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December 9, 2022 - 5 minutes

Work/Life/Study Balance: How to Do All Three

Finding balance in life and work is one of the most important skills you can learn. Here’s how…

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Hilary Clinton once said, "Don't confuse having a career with having a life." By this, the former US Secretary of State wanted to draw a clear line between personal and professional life. But if you add studies on top of it, it’s true it can get slightly messy.

This being said, your private life, work and studies can be reconciled. Think of your days as something malleable, which you can organize as you see fit. The idea is to calibrate your schedule to avoid stress, achieve your career and educational goals and still have time for your personal life. Keep reading to learn some tried and tested tips.

1. Learn to (really) prioritize 

We have good and bad news for you. Which do you want first? 

The bad news? Good choice: you're not going to be able to fit everything into your day if you're simultaneously studying, working, and living your ideal personal life.

And the good news? Same thing. 

How could this be good news?! Because you'll have to learn to manage your priorities and only give time and energy to the really useful and important things. And that's a great thing. 

How can you prioritize? Imagine that your day is a jar. First, you put in the list of things that are really important. These are big stones. For example, finishing a course or group work, handing in an important project at work, or having lunch with your grandmother on her birthday. 

Then you put in the smaller things; these are the less important but urgent and/or useful tasks. doing your shopping, seeing a film you've been waiting for in the cinema, or doing some technology monitoring on the Internet in relation to your studies. 

Finally, you fill in the gaps with sand. These are the mini-tasks that sometimes come first and take up a lot of time, for example, spending time watching TikTok videos.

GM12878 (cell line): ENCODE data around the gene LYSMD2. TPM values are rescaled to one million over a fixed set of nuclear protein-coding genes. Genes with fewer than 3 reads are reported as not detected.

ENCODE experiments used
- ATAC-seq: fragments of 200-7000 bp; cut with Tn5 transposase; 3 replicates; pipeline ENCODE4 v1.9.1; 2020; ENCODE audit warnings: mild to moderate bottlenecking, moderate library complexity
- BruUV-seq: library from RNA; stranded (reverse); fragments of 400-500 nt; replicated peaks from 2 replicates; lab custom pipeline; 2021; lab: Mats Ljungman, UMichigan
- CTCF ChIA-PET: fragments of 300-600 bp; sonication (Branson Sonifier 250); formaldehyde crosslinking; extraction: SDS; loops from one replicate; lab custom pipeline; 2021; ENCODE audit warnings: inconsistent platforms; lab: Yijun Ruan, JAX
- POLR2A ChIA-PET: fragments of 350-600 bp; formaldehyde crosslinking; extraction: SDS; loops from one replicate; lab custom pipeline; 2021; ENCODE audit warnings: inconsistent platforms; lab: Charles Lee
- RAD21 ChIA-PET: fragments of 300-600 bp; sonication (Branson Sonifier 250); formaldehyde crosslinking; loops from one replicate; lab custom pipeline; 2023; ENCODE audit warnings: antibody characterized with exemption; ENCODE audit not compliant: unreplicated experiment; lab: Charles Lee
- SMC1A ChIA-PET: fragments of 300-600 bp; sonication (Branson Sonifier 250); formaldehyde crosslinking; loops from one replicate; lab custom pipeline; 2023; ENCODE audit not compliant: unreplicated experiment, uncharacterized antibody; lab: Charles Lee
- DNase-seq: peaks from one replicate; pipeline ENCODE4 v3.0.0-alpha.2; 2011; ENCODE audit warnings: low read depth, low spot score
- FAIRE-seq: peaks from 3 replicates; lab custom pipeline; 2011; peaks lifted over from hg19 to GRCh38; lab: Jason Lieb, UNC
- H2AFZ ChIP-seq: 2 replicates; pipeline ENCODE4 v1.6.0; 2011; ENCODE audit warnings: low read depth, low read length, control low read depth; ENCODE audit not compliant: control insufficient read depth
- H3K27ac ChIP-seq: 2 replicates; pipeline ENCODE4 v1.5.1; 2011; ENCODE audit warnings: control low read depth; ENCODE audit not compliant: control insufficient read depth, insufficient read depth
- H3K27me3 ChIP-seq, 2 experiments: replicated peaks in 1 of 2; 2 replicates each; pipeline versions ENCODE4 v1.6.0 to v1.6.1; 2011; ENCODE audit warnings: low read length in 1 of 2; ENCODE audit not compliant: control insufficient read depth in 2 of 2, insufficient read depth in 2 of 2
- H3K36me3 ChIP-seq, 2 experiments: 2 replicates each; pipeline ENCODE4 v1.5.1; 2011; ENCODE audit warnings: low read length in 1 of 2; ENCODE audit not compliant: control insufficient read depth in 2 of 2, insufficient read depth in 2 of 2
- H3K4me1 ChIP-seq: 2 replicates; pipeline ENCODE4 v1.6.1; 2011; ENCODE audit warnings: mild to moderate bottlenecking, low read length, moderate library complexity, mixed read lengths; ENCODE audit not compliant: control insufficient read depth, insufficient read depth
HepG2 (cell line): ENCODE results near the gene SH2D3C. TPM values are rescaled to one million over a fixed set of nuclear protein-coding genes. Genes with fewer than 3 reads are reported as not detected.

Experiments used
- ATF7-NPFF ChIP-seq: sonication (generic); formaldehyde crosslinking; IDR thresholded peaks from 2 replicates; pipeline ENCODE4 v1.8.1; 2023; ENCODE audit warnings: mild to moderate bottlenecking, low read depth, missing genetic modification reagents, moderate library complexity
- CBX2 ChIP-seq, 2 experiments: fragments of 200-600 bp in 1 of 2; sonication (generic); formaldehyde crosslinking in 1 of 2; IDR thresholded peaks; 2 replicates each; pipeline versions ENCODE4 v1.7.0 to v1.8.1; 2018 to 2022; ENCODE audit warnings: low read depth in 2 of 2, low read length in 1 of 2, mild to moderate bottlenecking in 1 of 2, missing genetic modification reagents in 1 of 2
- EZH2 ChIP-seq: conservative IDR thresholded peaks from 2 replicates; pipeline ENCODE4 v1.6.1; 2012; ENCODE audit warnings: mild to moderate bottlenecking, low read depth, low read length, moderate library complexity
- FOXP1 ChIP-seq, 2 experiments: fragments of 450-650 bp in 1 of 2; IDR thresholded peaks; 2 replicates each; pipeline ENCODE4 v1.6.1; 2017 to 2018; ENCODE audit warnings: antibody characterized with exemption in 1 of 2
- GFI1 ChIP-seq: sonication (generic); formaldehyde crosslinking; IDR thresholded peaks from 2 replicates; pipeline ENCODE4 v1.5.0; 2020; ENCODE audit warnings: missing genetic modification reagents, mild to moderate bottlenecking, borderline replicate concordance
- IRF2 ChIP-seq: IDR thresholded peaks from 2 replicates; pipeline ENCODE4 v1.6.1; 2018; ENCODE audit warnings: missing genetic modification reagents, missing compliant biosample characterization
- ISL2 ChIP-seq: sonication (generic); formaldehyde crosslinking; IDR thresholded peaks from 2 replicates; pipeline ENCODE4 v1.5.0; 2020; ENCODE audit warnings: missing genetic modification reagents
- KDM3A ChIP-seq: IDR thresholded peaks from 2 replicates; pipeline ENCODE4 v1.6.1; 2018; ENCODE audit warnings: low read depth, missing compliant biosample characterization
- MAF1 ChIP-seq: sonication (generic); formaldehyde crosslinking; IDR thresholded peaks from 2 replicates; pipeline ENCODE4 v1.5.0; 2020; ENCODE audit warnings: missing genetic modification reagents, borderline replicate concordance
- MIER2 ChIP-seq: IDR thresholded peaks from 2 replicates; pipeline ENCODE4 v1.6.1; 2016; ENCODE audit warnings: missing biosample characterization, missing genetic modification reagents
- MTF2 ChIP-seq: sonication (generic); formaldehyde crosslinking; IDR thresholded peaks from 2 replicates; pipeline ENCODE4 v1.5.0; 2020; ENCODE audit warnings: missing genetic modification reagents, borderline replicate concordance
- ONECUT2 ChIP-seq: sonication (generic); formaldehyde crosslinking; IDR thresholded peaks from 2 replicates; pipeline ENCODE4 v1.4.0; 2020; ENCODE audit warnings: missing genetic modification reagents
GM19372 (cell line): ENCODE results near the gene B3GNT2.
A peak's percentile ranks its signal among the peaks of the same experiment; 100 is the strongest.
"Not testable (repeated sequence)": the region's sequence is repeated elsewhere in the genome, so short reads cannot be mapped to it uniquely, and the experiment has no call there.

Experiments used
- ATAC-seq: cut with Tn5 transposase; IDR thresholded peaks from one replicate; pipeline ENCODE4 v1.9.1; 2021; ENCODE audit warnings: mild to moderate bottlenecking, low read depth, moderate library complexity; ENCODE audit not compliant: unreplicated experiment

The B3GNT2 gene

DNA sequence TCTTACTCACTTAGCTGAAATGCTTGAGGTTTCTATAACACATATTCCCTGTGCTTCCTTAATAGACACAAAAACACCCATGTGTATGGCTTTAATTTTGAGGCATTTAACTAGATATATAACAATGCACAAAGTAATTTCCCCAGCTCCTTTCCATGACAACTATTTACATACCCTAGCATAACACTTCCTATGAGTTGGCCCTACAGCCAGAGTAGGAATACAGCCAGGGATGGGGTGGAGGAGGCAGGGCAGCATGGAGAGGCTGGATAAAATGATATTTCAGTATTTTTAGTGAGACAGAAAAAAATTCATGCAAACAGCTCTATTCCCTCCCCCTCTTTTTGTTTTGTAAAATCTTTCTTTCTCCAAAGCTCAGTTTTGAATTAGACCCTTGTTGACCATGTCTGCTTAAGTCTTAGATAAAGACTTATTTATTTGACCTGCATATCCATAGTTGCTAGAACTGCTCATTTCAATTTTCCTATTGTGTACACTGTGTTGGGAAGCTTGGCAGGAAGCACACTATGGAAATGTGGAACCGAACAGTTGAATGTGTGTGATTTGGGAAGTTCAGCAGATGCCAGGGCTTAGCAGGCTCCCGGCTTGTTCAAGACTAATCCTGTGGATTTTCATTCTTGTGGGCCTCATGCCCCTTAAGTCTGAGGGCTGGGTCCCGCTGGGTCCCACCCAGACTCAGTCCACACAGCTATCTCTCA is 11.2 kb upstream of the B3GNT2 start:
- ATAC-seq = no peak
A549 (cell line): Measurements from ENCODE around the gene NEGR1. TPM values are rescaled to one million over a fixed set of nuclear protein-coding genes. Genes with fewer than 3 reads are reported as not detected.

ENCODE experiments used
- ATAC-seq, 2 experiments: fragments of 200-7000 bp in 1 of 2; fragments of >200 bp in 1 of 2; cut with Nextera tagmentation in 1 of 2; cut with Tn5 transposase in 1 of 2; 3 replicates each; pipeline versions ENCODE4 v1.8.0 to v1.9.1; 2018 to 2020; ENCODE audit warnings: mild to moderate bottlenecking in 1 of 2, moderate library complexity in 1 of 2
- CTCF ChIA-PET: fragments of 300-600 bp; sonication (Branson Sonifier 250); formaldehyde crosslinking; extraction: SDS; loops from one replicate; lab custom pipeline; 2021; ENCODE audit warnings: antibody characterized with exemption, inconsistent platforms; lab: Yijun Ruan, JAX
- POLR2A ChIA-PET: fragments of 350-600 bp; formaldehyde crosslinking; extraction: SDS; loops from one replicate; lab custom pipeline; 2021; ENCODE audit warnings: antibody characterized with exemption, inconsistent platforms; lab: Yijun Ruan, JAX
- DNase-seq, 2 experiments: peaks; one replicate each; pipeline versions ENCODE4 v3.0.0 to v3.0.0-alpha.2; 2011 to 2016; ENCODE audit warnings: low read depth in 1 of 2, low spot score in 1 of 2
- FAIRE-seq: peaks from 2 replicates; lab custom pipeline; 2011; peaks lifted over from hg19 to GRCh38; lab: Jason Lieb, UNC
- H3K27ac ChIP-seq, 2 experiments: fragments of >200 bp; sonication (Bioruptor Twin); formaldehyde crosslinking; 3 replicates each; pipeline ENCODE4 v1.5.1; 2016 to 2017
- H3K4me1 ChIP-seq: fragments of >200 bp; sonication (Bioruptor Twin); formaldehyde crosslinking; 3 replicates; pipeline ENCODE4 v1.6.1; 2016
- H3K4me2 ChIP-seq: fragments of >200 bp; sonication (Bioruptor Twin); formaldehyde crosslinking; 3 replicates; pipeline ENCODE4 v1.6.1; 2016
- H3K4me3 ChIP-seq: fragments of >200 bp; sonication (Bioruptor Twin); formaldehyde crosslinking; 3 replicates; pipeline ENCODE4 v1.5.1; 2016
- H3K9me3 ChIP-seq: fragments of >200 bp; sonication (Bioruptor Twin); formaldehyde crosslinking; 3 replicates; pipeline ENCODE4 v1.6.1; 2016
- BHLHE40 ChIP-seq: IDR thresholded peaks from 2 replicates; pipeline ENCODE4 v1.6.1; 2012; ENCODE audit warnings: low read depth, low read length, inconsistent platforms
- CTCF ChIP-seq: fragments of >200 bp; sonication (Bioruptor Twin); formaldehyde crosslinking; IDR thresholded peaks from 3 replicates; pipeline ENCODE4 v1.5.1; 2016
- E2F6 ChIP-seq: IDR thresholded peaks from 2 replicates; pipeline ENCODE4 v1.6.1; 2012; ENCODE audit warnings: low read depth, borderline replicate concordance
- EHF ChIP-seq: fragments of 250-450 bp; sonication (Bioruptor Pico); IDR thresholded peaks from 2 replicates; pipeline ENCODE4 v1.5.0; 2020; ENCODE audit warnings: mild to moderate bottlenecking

Another way to prioritize is by using the Eisenhauer matrix. Start with the urgent and important tasks and work your way down to the tasks that are neither useful nor time-sensitive.

2. Find a routine that suits you 

To optimize your time, you have to find the rhythm that suits you. Your mother may keep telling you that you should get up earlier. But if you work better in the afternoon or evening, why not stick with your current routine? 

 In this routine, set aside:

- The approximate times when you plan to work and take time for yourself 

- Sacred moments (e.g. your two workout sessions, your movie outing, dinner with friends...) 

- Times when you are teleworking, coworking, working for your company...

All this will help you structure your weeks and stay motivated. And there's no need to feel guilty if you're not productive all the time. Nobody can be! Just learn to decide to dedicate time to each area of your life... and stick to it.

3. Learn to delegate 

We can't always take care of everything and at work, be open about the help that colleagues could give you. 

To do this, be confident, explain clearly how you would like to be helped, and give a clear brief; the more you micro-manage the people in your team, the less time you will have. If you are not yet a manager, the same applies. Non-value-added tasks should be done by more junior people or freelancers if possible, so that you can give your best. 

In your private life, it's the same thing. Maybe your roommates, spouse or friends can do those errands, organise that dinner or fun outing; next time, it'll be your turn to plan.

4. Compartmentalize and cut 

Your job or your course is exciting and you could spend 12 hours a day on it, right?! Not so fast. This is a false good idea. That's the best way to burn yourself out. 

An underestimated skill is clearly the ability to cut. The different spheres of your life deserve to be fully focused on; the human brain is not built for multitasking and you have to give yourself the gift of compartmentalization. 

When you leave work, turn off your phone and don't check your email at night. 

After you've finished your study schedule for the day, close the computer and go out for drinks or to spend the evening with friends. 

And most importantly, make your free time real free time. Staring at the ceiling in silence, going to the cinema, seeing your loved ones, walking around must be done consciously to be fully regenerative. Think about it!

5. Dare to say "no" 

Last but not least, if you like to please everyone, try to say no. You can do it in a polite, assertive and kind way. But do it. 

How to say no with panache? You have the right not to give an answer right away and to think about it and formulate your answer calmly. 

To say no, simply explain why it is not possible for you and offer an alternative if possible. The hardest part may be saying no to yourself, if the instant gratification monkey of procrastination shows up. And maybe it won't work right away or every time. But practice de-cluttering your schedule to really focus on what matters.

You now have the 5 keys to improve your work/life/study balance. 

Did you know that bootcamps give you immense flexibility in your studies? If you want to learn computer development, choose a coding bootcamp with Ironhack!

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